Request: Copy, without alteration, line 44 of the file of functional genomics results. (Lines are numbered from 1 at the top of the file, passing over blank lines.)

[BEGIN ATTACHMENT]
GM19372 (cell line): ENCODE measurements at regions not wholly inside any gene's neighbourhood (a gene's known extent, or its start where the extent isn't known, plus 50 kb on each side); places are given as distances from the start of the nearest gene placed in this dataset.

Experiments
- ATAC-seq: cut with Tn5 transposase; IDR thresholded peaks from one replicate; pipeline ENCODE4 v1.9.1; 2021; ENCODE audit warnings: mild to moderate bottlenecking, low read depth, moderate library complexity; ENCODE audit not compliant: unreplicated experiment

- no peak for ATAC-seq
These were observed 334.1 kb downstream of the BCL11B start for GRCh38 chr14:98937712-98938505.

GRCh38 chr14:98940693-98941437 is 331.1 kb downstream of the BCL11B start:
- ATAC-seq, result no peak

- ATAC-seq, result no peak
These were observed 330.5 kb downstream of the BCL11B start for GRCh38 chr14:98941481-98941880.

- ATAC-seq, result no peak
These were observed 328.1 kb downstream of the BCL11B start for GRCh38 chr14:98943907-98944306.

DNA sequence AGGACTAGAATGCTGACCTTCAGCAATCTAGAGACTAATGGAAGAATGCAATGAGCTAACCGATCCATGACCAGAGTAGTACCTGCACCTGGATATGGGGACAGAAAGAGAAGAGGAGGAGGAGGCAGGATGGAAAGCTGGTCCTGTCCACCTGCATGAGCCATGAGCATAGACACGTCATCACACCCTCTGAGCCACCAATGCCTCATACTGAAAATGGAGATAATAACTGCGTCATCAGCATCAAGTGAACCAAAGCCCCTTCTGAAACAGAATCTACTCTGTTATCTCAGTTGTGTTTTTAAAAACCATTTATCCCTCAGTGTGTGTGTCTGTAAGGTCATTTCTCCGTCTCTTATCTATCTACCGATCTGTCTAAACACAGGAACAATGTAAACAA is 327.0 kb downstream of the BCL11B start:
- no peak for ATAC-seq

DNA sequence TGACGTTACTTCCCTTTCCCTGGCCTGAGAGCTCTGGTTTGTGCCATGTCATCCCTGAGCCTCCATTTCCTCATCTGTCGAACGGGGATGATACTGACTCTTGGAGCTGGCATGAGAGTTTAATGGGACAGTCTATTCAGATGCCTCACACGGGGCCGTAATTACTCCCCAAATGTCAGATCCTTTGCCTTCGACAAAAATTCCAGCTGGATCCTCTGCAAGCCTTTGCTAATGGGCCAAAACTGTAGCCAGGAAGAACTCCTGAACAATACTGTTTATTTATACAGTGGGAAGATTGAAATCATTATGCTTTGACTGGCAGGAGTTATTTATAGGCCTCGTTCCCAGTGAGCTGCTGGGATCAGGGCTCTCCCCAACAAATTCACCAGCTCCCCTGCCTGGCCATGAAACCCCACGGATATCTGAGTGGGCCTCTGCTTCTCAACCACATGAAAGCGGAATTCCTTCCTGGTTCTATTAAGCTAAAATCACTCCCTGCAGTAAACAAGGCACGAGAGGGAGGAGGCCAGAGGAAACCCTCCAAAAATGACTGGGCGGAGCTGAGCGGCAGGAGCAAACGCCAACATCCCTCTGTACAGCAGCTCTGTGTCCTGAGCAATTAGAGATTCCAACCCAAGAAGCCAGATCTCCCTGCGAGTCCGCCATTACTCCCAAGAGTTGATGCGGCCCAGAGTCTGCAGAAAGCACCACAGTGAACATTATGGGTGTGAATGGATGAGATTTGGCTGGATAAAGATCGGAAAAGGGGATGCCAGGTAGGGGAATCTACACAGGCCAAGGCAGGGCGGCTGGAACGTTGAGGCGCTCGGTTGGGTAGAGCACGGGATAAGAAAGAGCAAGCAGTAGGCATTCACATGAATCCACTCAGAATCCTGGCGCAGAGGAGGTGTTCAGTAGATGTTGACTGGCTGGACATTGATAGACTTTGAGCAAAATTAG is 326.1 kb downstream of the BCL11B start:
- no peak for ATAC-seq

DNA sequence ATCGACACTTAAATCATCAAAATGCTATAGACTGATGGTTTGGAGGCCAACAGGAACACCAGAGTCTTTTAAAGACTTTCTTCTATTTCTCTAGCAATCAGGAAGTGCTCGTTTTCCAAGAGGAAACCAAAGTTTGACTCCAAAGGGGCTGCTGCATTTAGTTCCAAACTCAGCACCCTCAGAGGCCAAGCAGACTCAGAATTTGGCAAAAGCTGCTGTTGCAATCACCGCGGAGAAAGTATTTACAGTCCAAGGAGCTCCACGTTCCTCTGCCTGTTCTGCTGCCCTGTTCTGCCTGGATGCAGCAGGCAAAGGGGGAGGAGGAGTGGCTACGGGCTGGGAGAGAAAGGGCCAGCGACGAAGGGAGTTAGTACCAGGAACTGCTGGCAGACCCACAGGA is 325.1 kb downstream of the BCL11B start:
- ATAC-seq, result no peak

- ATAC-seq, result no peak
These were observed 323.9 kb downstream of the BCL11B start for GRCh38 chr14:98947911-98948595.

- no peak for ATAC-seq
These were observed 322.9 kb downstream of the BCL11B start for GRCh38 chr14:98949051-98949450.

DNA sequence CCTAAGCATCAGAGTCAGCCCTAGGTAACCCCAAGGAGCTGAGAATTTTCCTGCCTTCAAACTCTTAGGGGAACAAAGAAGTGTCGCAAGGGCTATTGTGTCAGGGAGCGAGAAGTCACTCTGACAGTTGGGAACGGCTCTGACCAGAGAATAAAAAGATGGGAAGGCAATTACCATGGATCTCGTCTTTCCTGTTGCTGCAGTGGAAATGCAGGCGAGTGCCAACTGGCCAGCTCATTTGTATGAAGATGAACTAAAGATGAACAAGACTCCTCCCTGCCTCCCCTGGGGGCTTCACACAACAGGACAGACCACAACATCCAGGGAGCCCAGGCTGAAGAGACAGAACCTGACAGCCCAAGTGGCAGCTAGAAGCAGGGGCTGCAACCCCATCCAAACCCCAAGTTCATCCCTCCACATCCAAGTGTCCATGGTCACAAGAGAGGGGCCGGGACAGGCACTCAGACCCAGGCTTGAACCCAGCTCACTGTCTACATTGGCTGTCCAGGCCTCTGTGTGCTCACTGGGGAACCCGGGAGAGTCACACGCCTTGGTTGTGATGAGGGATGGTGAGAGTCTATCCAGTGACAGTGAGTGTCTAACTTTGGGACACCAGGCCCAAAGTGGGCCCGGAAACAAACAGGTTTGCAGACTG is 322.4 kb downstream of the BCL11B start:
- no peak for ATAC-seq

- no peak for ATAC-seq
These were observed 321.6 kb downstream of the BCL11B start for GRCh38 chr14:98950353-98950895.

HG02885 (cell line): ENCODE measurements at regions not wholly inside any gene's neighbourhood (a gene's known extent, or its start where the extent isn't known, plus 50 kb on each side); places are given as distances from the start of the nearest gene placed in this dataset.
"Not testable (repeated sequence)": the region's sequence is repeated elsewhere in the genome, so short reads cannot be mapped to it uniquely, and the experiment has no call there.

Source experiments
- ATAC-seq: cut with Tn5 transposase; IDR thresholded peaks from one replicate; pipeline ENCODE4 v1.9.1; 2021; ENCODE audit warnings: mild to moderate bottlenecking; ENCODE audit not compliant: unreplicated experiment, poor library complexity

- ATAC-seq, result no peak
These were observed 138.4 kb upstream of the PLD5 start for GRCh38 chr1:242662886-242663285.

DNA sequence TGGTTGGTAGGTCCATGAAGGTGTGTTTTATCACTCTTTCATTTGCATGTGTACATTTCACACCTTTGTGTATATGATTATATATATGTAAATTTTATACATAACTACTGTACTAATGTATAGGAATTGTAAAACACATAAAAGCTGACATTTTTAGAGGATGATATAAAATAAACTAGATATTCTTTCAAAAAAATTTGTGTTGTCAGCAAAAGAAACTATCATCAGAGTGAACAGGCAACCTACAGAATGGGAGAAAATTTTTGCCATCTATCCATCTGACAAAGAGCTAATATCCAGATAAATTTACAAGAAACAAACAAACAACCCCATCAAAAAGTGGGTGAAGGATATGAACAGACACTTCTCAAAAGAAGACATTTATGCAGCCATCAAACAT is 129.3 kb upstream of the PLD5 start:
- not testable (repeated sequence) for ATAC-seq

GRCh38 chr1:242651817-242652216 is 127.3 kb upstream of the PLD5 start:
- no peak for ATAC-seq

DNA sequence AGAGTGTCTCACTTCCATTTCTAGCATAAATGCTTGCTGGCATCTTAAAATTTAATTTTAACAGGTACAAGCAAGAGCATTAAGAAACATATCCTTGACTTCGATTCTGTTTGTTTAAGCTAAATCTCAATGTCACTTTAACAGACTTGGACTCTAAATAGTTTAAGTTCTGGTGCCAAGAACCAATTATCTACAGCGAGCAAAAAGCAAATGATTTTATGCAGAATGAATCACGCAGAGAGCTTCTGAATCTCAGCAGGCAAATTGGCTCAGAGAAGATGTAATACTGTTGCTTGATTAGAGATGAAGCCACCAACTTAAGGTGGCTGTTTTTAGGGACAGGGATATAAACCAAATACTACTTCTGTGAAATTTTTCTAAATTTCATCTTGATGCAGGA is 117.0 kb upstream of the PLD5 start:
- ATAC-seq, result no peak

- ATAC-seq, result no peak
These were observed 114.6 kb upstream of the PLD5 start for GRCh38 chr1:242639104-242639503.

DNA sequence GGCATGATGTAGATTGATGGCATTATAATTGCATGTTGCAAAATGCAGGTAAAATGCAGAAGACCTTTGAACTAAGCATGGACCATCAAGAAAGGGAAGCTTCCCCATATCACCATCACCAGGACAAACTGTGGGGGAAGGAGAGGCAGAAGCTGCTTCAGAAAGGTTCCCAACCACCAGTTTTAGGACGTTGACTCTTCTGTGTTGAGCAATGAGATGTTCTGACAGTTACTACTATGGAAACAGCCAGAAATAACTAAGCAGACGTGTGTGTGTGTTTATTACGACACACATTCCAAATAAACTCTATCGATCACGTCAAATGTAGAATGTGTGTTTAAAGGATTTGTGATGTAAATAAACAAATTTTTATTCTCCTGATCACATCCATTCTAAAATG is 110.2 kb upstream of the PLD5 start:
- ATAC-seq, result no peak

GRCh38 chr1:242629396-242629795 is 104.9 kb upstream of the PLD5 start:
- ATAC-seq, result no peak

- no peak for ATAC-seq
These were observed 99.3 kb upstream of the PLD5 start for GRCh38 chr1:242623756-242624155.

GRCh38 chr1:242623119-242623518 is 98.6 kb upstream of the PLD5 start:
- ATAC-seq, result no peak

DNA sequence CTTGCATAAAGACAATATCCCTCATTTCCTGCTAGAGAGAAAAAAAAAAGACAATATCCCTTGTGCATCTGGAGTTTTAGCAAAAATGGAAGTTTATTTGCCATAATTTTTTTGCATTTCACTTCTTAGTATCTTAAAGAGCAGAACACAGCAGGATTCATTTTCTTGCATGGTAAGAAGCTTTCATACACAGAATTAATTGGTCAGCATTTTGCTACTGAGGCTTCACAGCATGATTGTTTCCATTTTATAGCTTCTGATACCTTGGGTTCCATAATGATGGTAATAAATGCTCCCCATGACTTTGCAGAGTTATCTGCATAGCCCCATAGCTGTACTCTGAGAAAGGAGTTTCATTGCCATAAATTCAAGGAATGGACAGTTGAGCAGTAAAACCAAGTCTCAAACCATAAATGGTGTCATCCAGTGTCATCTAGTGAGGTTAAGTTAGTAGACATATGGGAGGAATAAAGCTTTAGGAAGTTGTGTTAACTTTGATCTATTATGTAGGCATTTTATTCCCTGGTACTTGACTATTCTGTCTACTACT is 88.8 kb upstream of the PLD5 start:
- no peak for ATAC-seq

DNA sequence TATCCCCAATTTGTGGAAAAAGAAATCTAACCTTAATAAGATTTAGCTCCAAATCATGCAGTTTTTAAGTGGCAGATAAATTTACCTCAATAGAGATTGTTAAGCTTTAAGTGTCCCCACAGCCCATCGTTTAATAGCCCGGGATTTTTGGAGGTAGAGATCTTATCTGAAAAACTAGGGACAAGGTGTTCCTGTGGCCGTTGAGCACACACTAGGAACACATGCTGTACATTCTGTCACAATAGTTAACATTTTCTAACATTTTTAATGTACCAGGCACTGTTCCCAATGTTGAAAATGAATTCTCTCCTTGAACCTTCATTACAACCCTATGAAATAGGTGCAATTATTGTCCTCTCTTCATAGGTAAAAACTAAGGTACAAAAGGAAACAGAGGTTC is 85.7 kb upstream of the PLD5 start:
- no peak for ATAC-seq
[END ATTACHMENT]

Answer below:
- no peak for ATAC-seq